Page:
ELEMENTARY GREEK CONSONANTS LabialDentalPalatal πpτ tκ k = unvoiced βb δd γg = voiced φph θth χkh = aspirated ψps σs ξks = + σ
ELEMENTARY GREEK CONSONANTS LabialDentalPalatal πpτ tκ k = unvoiced βb δd γg = voiced φph θth χkh = aspirated ψps σs ξks = + σ μ mνnγκ, γγ, γχ, γξng = nasals
ELEMENTARY GREEK The leftover consonants are: • ζ (instead of writingσδ) • the liquids: • λl • ρr
ELEMENTARY GREEK When foreigners started learning Greek in antiquity, Greek scholars developed additional symbols to help non-Greeks understand the language. Modern printed editions, following medieval manuscripts, use the following: • breathings • accents • punctuation
ELEMENTARY GREEK BREATHINGS Ancient Greek does not use a separate letter for the ‘h’ sound. As we saw earlier, Greek has the aspirated consonants φ, θ, and χto indicate this sound.
ELEMENTARY GREEK BREATHINGS If a word begins with aspiration but not with one of these consonants, however, the aspirated consonants are no help, so Greek uses two symbols to indicate aspiration or lack of it.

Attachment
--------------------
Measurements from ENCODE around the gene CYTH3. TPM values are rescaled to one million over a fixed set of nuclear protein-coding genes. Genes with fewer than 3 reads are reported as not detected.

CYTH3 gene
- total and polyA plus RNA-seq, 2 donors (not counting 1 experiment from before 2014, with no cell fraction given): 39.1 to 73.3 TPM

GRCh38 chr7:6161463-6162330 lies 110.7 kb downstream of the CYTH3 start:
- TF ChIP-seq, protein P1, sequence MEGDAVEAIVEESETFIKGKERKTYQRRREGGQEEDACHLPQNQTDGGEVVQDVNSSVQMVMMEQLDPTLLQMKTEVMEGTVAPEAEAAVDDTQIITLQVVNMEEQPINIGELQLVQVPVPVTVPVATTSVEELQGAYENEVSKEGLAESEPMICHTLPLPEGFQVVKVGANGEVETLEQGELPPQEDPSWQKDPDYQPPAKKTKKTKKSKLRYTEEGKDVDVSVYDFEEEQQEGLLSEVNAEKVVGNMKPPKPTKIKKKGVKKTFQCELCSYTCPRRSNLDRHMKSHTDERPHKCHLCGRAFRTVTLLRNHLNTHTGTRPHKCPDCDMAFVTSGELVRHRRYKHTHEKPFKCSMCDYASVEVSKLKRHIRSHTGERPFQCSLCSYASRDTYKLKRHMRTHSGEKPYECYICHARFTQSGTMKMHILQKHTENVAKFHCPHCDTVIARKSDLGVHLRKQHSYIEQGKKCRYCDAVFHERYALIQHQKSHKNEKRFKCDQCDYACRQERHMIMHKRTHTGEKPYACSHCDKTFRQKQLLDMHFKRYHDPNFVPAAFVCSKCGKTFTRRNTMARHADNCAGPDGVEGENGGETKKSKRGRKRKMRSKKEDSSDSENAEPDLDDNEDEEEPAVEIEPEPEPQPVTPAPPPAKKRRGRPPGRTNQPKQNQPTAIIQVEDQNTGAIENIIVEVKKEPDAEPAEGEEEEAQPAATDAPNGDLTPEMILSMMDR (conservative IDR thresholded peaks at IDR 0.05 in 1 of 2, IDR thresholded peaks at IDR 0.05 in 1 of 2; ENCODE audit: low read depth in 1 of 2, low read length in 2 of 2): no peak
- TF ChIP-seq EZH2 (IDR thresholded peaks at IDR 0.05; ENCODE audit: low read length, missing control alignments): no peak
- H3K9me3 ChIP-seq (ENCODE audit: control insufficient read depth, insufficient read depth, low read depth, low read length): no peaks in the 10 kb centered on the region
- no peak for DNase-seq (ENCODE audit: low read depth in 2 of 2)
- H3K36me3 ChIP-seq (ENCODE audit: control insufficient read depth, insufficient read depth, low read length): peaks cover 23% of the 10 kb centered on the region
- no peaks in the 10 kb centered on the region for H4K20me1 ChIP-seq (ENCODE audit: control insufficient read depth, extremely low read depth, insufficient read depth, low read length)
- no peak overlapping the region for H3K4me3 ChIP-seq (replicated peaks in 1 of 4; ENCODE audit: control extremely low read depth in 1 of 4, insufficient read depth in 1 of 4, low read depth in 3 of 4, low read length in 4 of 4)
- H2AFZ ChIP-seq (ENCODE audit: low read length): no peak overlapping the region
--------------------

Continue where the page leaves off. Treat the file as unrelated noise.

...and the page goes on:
ELEMENTARY GREEK BREATHINGS • ’ no aspiration:ὀ= “o” (“smooth” breathing) • ‘ aspiration:ὁ= “ho” (“rough” breathing)
ELEMENTARY GREEK BREATHINGS Words beginning with ρorυalways have a rough breathing: • ῥο= rho • ῥυθμος= rhythmos (“rhythm”) • ὑπερhyper “above” ( English “hyper”)
ELEMENTARY GREEK BREATHINGS Sometimes only a breathing marks the difference between words. For example: • αὐτον= “him”αὐτην= “her” • αὑτον= “himself”αὑτην= “herself” Notice that if the word begins with a diphthong, the breathing appears over the second letter.
ELEMENTARY GREEK ACCENTS Greek displays three types of accent marks: • / “acute” • \ “grave” • ˆ “circumflex” Ancient Greeks knew how to accent words. They wrote accents to help non-Greeks learn the language.
ELEMENTARY GREEK ACCENTS Accents appear only over vowels (second letter over diphthongs). Normally a word bears only one accent, and only on one of its last three syllables: • ultima = last syllable of a word • penult = next to last syllable of a word • antepenult = third to last syllable of a word